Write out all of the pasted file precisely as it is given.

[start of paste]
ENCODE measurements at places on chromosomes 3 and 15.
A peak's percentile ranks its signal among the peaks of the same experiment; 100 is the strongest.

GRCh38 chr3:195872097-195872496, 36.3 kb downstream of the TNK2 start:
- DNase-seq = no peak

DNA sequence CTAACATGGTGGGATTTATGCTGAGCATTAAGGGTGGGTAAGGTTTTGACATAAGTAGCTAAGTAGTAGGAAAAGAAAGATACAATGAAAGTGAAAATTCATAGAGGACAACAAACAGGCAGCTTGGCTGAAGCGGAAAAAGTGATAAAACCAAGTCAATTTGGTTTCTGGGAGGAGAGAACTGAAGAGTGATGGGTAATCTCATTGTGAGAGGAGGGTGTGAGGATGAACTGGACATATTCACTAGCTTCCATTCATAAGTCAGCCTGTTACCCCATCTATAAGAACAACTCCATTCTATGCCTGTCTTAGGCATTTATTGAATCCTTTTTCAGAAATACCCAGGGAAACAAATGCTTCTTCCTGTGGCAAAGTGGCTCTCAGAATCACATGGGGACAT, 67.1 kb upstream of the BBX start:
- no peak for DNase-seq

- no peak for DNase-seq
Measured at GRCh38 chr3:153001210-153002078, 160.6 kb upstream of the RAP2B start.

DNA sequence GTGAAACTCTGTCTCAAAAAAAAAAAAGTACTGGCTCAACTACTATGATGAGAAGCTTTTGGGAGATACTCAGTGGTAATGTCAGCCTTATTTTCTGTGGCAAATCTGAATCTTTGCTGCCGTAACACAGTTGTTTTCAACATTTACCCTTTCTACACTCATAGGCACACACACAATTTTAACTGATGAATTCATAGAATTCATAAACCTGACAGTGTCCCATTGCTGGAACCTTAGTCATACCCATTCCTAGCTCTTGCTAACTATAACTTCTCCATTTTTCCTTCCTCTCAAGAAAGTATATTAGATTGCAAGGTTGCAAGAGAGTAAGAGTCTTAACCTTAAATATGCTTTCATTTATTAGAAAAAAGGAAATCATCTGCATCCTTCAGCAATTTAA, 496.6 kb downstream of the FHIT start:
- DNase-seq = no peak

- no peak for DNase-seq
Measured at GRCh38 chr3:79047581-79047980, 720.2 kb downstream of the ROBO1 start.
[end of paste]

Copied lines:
ENCODE measurements at places on chromosomes 3 and 15.
A peak's percentile ranks its signal among the peaks of the same experiment; 100 is the strongest.

GRCh38 chr3:195872097-195872496, 36.3 kb downstream of the TNK2 start:
- DNase-seq = no peak

DNA sequence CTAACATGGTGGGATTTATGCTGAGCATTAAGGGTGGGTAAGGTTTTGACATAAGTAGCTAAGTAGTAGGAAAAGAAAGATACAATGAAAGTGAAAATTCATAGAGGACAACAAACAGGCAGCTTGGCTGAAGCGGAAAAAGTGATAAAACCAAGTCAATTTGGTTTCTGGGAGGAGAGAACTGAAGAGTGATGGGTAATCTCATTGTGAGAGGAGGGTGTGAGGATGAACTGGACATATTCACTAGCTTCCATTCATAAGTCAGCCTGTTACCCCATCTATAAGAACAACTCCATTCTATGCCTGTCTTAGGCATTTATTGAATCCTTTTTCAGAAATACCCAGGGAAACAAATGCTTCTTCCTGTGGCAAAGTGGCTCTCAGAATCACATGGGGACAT, 67.1 kb upstream of the BBX start:
- no peak for DNase-seq

- no peak for DNase-seq
Measured at GRCh38 chr3:153001210-153002078, 160.6 kb upstream of the RAP2B start.

DNA sequence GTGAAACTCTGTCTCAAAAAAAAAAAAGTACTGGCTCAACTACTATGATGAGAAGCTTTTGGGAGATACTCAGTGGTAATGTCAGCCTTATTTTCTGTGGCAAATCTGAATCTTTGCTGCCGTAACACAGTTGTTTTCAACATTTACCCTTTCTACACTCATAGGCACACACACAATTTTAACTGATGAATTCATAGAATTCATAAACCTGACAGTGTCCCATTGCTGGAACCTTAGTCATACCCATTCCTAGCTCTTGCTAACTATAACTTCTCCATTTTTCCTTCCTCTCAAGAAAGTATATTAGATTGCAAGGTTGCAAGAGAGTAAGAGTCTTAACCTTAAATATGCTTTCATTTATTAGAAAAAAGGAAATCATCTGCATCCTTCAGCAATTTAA, 496.6 kb downstream of the FHIT start:
- DNase-seq = no peak

- no peak for DNase-seq
Measured at GRCh38 chr3:79047581-79047980, 720.2 kb downstream of the ROBO1 start.